ClassicsOnline Home » BEETHOVEN, L. van: Piano Sonatas Nos. 20, 21, 23, 28 and 30 (Gieseking) (1938-1940)
Hailed as ‘the new Anton Rubinstein’ early in his career, Walter Gieseking sought to convey all the excitement and drama in Beethoven’s piano sonatas. This 1939 recording of the Waldstein Sonata was described in Gramophone as ‘distinguished by an amazing range of tone-colour, a never-failing sensitiveness to the demands of the music, and tremendously vital rhythm.’ The ‘Appassionata’ was received in America as ‘a superb recording that conveys the most subtle nuances as well as emotional vigour’, and the Sonata Op. 101 as ‘one of the finest interpretations and recording…the work emerges with a balance and clarity that could not be improved upon.’
Walter Gieseking (1895–1956)
BEETHOVEN: Sonatas Nos. 20, 21 ‘Waldstein’, 23 ‘Appassionata’, 28 and 30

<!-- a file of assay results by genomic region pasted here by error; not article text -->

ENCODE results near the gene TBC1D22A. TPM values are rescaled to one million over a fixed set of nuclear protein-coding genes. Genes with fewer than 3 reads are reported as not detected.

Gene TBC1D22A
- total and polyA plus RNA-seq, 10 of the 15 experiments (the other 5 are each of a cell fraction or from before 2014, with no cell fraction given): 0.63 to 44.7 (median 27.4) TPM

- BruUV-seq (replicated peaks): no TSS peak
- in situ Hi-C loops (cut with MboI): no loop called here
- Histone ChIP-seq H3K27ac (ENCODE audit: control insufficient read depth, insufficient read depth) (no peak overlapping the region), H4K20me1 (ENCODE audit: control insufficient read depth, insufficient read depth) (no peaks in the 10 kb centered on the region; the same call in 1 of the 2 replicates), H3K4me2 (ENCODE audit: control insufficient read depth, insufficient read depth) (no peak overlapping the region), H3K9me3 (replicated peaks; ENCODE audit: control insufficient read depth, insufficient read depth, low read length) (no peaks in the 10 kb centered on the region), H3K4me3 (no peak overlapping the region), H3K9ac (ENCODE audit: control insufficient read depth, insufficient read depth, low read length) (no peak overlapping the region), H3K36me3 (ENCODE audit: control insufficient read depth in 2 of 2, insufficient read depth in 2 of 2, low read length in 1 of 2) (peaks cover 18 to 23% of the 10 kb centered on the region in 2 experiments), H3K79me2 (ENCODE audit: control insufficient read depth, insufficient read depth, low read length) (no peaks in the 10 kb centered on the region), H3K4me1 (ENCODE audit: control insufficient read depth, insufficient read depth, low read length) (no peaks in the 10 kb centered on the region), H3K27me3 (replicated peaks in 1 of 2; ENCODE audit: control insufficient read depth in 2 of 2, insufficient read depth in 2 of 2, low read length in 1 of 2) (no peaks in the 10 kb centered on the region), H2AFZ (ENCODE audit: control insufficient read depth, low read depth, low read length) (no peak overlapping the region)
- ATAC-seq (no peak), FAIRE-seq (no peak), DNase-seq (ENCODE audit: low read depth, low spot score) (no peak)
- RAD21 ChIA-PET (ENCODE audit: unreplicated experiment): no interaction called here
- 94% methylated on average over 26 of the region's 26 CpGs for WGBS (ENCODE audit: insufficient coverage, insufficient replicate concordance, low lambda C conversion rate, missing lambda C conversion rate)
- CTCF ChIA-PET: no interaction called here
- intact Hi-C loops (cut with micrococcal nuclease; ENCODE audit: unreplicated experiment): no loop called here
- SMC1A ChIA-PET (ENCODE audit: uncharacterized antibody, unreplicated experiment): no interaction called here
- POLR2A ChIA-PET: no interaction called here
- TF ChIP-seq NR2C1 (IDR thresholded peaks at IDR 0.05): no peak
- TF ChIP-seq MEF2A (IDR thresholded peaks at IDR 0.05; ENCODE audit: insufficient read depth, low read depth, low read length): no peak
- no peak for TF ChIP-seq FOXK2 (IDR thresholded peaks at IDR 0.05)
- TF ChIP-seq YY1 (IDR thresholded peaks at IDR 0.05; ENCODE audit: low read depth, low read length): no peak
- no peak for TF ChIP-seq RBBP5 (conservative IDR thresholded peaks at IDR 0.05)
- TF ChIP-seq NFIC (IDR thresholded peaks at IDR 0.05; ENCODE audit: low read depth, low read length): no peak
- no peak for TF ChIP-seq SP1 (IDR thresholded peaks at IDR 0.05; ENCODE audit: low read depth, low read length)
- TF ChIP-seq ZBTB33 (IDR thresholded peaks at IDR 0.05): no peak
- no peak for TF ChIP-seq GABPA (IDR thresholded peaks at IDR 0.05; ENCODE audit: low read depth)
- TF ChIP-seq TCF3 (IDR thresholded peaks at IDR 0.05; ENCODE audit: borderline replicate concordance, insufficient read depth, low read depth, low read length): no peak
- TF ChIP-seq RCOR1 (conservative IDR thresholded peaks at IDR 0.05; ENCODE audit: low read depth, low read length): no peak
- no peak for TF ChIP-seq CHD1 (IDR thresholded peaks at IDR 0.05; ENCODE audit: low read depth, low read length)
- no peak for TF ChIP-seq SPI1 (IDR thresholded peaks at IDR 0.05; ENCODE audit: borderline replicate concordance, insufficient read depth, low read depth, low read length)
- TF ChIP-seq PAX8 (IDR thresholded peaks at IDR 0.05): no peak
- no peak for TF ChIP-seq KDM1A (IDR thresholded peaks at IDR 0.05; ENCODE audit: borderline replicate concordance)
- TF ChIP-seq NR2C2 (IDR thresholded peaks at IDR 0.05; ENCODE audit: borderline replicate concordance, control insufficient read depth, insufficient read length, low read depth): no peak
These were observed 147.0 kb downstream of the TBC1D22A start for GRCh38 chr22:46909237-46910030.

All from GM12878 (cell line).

Gieseking’s father was a distinguished German doctor with a keen interest in entomology who travelled in France and Italy. As a result, his son Walter was born in 1895 in the French city of Lyon, and spent the first sixteen years of his life in southern France and Italy. Although the young Gieseking played the piano from the age of four, he had no proper tuition until 1911, when his family moved to Hanover. There, at the age of sixteen, he became a pupil of Karl Leimer at the Hanover Conservatory, studying for three years, after which he had no further tuition. At the age of twenty Gieseking performed the complete Beethoven piano sonatas in six recitals. However, World War I interrupted the beginnings of his career, and it was not until 1920, when he was already 25, that Gieseking made his début in Berlin at the first of seven recitals in the city that season. Although he played music by Debussy and Ravel, composers with whom he would be associated throughout his life, Gieseking was hailed as ‘the new Anton Rubinstein’, a title which would hardly have been applied to the Gieseking of the 1950s by which time he was acknowledged as one of the finest interpreters of the French impressionists.